And to directly respond to your worry about bluefin tuna… they aren’t going anywhere. But you can bet that that delicious slice of sashimi will be a hefty line-item on your check.
P.S. Google Image search the “Pacu” fish that I mentioned above. In particular, take a look at its teeth.
Hi Michael, thanks for the question.
Lots of research has been done on the carbon footprints of feeding various types of livestock, and cow diets unequivocally come out on the bottom while fish diets come out on top. Cows also pose a double threat to the environment, as their vegetarian diets make them so gassy that their flatulence is responsible for over a quarter of global methane emissions each year… and as we saw in our EcoSecurities case, methane is much worse for the environment than CO2. Also, in contrast to what you posit above, farmed salmon are generally fed a mix of soy, wheat, corn, beans, and vegetable oil (i.e. rapeseed or sunflower) and not herring, anchovies, or sardines.
Nevertheless, you’re probably still wondering what could possibly lead to such a startling disparity in feed conversion ratios between cows and fish. One interesting reason for the difference is that land animals must combat gravity in their daily lives, which leads to a lower percentage of energy available for muscle conversion. Fish, on the other hand, benefit from their natural buoyancy within the water.
Very insightful comment, ABCD. Thank you.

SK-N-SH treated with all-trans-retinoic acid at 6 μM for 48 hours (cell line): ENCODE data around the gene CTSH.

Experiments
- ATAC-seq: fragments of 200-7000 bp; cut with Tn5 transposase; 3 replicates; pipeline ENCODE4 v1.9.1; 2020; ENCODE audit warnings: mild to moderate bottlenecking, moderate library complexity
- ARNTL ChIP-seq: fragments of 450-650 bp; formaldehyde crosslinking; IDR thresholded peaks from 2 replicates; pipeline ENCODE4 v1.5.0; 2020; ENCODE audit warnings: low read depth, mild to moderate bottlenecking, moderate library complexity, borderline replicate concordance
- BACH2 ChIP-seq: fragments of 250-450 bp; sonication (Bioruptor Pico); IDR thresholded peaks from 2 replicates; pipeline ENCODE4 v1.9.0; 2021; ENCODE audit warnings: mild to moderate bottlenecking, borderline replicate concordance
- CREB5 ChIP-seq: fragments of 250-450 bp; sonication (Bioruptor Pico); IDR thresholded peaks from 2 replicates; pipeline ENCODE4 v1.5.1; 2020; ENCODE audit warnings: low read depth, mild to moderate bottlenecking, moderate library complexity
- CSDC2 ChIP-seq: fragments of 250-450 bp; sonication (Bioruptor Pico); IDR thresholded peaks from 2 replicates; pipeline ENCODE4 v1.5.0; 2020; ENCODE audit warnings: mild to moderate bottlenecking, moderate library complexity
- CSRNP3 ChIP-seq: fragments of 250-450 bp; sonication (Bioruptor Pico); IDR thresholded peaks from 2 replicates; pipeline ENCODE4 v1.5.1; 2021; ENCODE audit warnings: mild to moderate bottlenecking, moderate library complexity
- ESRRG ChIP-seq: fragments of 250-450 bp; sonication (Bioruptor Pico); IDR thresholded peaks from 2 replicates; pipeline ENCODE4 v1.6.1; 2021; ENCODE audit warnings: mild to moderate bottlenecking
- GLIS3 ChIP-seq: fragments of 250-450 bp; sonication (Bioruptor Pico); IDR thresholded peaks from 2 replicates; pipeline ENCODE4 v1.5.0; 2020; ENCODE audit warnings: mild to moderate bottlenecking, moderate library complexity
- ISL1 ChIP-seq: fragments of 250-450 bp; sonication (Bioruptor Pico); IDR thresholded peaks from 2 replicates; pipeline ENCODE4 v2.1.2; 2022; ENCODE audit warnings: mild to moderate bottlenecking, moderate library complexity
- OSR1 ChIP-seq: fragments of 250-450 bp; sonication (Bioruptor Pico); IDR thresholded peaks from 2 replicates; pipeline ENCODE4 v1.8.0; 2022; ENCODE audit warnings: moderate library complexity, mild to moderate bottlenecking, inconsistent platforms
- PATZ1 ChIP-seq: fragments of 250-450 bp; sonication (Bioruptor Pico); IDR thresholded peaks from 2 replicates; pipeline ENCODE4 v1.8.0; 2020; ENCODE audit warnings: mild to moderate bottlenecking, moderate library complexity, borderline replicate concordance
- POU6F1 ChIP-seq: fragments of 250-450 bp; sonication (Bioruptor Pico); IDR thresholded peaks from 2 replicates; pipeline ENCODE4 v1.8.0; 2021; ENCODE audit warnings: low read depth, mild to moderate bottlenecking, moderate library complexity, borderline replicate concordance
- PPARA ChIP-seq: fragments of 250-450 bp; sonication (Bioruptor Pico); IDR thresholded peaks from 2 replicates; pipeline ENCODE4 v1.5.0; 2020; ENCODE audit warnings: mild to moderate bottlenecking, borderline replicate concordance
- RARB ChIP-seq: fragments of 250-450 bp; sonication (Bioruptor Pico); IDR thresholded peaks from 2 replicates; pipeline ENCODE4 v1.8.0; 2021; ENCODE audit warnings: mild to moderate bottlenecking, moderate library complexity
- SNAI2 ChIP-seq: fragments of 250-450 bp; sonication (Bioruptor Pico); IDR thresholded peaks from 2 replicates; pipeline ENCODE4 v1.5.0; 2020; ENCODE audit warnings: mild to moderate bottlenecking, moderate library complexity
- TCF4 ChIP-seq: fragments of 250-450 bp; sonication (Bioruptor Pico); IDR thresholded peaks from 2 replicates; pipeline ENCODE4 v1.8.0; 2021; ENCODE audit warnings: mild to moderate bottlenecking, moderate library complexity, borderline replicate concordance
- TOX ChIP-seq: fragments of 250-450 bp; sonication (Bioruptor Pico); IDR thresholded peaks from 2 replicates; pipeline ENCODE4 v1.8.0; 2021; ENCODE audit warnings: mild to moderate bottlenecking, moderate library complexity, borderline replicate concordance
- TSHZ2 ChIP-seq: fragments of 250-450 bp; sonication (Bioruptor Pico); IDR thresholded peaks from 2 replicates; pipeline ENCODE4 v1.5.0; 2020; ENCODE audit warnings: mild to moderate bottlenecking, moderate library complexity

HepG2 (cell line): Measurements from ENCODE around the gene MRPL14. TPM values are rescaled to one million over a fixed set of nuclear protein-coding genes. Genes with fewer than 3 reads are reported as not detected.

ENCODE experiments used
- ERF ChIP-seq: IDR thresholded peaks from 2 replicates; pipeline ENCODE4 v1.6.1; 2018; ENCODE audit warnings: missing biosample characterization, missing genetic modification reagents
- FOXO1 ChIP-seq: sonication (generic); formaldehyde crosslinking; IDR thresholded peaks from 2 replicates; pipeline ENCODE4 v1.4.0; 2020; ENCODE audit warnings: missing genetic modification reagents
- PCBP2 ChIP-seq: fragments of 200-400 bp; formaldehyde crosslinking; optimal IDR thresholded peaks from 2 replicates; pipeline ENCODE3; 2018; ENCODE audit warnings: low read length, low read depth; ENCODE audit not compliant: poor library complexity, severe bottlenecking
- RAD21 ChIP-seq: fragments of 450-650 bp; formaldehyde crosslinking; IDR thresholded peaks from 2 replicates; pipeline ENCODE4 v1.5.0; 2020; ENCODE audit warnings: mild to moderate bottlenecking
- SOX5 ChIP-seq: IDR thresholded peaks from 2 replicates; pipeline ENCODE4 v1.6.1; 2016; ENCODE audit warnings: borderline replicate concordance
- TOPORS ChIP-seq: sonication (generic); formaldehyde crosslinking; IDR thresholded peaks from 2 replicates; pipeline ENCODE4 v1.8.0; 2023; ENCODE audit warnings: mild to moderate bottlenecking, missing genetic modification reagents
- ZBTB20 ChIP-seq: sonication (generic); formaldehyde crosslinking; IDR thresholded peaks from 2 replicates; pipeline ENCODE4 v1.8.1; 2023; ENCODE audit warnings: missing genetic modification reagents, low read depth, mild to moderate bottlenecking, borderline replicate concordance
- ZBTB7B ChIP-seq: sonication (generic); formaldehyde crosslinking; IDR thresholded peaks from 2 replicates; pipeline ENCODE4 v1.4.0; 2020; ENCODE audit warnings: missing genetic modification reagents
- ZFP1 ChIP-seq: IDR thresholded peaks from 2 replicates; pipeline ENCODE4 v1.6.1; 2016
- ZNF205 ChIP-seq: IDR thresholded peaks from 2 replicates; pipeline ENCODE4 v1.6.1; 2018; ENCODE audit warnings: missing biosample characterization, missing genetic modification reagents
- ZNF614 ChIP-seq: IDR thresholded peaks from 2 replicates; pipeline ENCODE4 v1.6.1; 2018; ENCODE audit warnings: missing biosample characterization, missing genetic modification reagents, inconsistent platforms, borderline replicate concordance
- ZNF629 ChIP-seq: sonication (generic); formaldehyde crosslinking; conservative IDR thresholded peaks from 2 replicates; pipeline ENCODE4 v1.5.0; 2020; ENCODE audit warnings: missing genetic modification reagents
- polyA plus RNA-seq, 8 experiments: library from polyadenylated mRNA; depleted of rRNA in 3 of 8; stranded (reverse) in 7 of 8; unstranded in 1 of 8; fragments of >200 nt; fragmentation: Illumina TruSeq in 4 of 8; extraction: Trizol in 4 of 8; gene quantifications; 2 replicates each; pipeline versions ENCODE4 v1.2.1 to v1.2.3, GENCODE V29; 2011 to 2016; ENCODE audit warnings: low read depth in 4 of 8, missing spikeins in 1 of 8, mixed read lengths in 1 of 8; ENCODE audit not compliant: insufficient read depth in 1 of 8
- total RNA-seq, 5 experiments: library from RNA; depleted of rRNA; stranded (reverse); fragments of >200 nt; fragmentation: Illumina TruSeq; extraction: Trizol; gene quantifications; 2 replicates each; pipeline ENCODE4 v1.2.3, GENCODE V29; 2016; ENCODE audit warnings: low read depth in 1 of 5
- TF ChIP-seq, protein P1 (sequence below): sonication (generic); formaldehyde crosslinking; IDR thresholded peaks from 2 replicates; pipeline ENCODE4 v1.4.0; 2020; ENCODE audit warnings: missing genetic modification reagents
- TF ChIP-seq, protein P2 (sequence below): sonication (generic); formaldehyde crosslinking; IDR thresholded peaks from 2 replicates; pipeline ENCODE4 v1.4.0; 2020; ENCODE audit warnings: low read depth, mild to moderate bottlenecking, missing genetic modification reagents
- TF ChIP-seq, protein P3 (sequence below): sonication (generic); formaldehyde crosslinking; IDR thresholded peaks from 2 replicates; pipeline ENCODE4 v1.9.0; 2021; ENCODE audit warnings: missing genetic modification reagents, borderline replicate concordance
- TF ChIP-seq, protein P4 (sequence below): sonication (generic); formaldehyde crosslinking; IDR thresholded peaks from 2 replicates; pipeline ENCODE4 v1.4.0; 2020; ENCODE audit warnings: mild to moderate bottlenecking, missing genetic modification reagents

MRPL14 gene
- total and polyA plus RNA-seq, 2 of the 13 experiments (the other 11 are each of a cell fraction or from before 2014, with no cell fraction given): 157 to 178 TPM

I mentioned genetically modified salmon as part of Marine Harvest’s plan to “invest in R&D to improve fish genetics.” I really don’t think it’s a question of whether Frankenfish will hit our plates (or, most importantly, our bagels!) soon… the question is when ALL fish we consume will be Frankenfish.
And when GMO salmon “are created in labs” as you mention in your post, it’s important to note that these “labs” will look just like an aquaculture farm. Whether farmed salmon reach harvestable maturity in 3 years or 1 year does not change the fact that they must be sustainably raised in tanks of water.
Thanks for the comment, Andrew.
To respond: the farmed salmon in question are currently raised in the same bodies of water as the wild salmon stocks, and they are therefore subject to the same “increasing effects of el nino” that you mention above. My point is that neither wild salmon nor farmed salmon (as they are currently raised) are sustainable in the long-run, and in the future only farmed salmon raised in controllable environments can be relied upon as a food source.
Great post about an industry that is near and dear to my heart. I agree with CP’s comment above that American Seafoods Group (“ASG”) is just too small to have any meaningful impact on its own. The Tragedy of the Commons is at work here, and it will continue without the influence of a strong-handed regulator. As a result, ASG can’t bet its business on the cooperation of other seafood companies or the education of end consumers. ASG must take a step forward in its own processes to totally end reliance on the climate and even the ocean. How? Novel aquaculture techniques that take fish production from large, unmanageable bodies of water to isolated, manageable ponds or large indoor tanks. Until that happens, I fear that ASG’s business will always be in danger.